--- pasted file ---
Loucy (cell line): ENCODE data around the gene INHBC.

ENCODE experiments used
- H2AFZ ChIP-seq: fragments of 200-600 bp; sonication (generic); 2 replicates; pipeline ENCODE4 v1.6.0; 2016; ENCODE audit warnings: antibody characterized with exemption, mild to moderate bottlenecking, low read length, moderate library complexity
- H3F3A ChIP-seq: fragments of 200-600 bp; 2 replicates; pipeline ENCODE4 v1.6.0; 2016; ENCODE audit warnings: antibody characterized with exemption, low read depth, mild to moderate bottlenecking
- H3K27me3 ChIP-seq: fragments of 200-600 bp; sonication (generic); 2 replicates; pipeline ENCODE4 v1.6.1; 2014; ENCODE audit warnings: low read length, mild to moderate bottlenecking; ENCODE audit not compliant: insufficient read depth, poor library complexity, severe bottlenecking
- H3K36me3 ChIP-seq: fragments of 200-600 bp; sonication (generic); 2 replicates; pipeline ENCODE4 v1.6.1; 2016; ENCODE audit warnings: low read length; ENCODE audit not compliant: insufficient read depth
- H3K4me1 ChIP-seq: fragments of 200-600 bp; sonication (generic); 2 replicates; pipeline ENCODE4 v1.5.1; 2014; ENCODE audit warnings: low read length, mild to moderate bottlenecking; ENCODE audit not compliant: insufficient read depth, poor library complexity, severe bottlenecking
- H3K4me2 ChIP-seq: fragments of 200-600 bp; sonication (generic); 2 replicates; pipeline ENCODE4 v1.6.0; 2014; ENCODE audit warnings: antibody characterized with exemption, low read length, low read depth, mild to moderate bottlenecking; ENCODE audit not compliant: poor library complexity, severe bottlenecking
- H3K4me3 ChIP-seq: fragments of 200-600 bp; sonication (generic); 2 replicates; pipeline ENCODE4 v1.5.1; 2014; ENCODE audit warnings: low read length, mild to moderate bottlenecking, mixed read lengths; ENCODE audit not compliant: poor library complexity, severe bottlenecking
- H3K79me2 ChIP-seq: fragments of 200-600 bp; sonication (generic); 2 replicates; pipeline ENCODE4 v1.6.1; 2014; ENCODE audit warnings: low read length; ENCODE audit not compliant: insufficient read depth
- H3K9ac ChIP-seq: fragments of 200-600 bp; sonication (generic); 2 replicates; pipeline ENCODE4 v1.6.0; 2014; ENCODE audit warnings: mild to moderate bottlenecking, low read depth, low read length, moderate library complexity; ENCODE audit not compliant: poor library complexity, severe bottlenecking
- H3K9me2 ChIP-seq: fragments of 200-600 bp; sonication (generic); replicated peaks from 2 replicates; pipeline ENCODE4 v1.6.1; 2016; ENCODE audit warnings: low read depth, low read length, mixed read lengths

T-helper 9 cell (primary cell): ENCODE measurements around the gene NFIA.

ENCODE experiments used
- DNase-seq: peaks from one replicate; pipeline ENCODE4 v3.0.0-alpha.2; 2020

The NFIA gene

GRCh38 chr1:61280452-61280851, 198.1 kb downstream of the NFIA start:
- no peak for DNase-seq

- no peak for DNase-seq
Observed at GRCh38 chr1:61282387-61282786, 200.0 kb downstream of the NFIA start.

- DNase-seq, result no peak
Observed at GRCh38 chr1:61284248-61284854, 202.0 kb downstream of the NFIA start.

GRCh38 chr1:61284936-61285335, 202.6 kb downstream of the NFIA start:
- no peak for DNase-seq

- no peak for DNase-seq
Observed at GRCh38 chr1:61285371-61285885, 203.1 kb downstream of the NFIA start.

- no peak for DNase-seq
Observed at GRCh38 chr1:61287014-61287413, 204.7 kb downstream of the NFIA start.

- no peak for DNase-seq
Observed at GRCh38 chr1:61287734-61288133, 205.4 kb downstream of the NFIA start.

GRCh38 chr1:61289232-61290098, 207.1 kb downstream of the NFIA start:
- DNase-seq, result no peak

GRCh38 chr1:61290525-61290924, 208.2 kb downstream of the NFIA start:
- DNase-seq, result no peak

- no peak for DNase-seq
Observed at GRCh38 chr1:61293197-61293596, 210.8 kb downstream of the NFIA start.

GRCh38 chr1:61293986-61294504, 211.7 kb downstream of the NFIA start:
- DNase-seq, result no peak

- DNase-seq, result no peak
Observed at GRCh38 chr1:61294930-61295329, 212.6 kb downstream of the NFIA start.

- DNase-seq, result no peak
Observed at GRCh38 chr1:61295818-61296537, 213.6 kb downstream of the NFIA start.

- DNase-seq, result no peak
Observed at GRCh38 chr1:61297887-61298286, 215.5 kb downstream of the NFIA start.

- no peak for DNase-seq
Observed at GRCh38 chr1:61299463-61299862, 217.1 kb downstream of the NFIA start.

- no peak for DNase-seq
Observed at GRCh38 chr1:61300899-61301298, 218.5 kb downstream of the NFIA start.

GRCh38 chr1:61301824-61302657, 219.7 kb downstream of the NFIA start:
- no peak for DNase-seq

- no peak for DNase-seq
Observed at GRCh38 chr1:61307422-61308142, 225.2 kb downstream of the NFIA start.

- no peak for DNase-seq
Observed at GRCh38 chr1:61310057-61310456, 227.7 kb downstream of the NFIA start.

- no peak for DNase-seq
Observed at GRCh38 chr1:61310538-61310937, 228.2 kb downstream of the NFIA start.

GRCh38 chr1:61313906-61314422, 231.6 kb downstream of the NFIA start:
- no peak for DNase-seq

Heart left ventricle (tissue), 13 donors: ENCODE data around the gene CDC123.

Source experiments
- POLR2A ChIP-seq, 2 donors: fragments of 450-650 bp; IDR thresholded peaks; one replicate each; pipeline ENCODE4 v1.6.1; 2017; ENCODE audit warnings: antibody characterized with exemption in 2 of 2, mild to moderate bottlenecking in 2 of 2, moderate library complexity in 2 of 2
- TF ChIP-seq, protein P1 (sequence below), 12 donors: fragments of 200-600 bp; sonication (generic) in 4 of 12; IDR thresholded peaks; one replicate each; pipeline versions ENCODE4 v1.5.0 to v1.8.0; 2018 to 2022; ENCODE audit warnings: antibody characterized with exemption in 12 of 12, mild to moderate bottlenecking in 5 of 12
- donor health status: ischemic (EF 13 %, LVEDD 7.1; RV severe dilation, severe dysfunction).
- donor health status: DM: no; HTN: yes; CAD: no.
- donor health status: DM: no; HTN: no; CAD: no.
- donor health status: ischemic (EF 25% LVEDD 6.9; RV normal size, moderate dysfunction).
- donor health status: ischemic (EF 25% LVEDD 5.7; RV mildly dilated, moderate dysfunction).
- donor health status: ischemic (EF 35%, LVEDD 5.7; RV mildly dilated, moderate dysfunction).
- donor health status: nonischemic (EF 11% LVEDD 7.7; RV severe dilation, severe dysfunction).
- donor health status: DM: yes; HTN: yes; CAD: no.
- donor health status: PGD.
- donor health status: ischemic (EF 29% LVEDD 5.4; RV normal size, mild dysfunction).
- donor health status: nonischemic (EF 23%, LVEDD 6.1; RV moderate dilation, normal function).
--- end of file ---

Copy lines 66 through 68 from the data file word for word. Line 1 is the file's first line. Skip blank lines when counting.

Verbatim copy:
- donor health status: ischemic (EF 25% LVEDD 6.9; RV normal size, moderate dysfunction).
- donor health status: ischemic (EF 25% LVEDD 5.7; RV mildly dilated, moderate dysfunction).
- donor health status: ischemic (EF 35%, LVEDD 5.7; RV mildly dilated, moderate dysfunction).